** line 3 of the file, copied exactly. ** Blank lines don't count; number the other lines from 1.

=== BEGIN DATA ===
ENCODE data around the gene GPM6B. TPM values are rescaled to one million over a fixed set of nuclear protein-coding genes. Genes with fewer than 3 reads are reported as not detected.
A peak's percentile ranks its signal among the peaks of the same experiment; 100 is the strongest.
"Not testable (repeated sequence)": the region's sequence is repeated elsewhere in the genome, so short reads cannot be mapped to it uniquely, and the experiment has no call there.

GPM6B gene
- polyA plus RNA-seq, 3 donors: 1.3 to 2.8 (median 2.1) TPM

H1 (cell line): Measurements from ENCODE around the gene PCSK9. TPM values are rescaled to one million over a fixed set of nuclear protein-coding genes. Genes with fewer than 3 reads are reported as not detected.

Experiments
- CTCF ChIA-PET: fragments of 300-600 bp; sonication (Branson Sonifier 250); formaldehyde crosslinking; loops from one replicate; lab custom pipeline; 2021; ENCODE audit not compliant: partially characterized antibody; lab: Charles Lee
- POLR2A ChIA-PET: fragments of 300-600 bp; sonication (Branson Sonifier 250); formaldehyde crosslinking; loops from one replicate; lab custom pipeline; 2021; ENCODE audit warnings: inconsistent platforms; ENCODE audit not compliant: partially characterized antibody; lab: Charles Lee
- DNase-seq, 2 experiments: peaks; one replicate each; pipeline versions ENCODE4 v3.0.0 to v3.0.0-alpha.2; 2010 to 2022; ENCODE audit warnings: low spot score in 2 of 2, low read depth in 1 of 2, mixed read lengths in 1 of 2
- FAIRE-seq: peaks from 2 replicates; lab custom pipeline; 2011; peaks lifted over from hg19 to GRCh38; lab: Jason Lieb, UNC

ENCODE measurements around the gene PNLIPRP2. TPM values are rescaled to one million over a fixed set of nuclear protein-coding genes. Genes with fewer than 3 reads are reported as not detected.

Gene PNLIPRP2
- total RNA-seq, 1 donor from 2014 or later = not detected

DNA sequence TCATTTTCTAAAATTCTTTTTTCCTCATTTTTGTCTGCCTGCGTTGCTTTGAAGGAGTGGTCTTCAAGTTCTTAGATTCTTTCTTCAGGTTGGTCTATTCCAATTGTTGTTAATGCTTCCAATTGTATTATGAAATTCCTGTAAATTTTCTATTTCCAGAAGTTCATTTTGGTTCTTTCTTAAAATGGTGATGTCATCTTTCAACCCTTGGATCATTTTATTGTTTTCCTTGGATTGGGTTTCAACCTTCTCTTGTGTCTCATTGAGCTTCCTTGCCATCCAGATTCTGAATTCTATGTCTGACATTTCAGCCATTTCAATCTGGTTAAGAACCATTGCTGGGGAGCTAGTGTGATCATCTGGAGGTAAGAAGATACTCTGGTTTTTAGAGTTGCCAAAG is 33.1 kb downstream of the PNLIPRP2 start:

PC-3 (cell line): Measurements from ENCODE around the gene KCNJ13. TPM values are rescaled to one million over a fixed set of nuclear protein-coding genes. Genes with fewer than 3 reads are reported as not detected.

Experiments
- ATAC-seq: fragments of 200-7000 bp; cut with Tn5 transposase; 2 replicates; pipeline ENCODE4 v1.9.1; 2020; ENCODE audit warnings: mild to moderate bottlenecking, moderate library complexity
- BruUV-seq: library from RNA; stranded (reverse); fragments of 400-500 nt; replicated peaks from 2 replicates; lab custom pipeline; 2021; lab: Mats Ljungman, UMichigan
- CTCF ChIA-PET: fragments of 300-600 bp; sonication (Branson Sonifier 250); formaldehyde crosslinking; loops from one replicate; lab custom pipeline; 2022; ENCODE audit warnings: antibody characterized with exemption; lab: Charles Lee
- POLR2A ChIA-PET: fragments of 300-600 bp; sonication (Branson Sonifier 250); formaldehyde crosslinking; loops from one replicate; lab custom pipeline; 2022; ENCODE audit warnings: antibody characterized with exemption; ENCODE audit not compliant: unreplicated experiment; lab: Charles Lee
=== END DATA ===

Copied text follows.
"Not testable (repeated sequence)": the region's sequence is repeated elsewhere in the genome, so short reads cannot be mapped to it uniquely, and the experiment has no call there.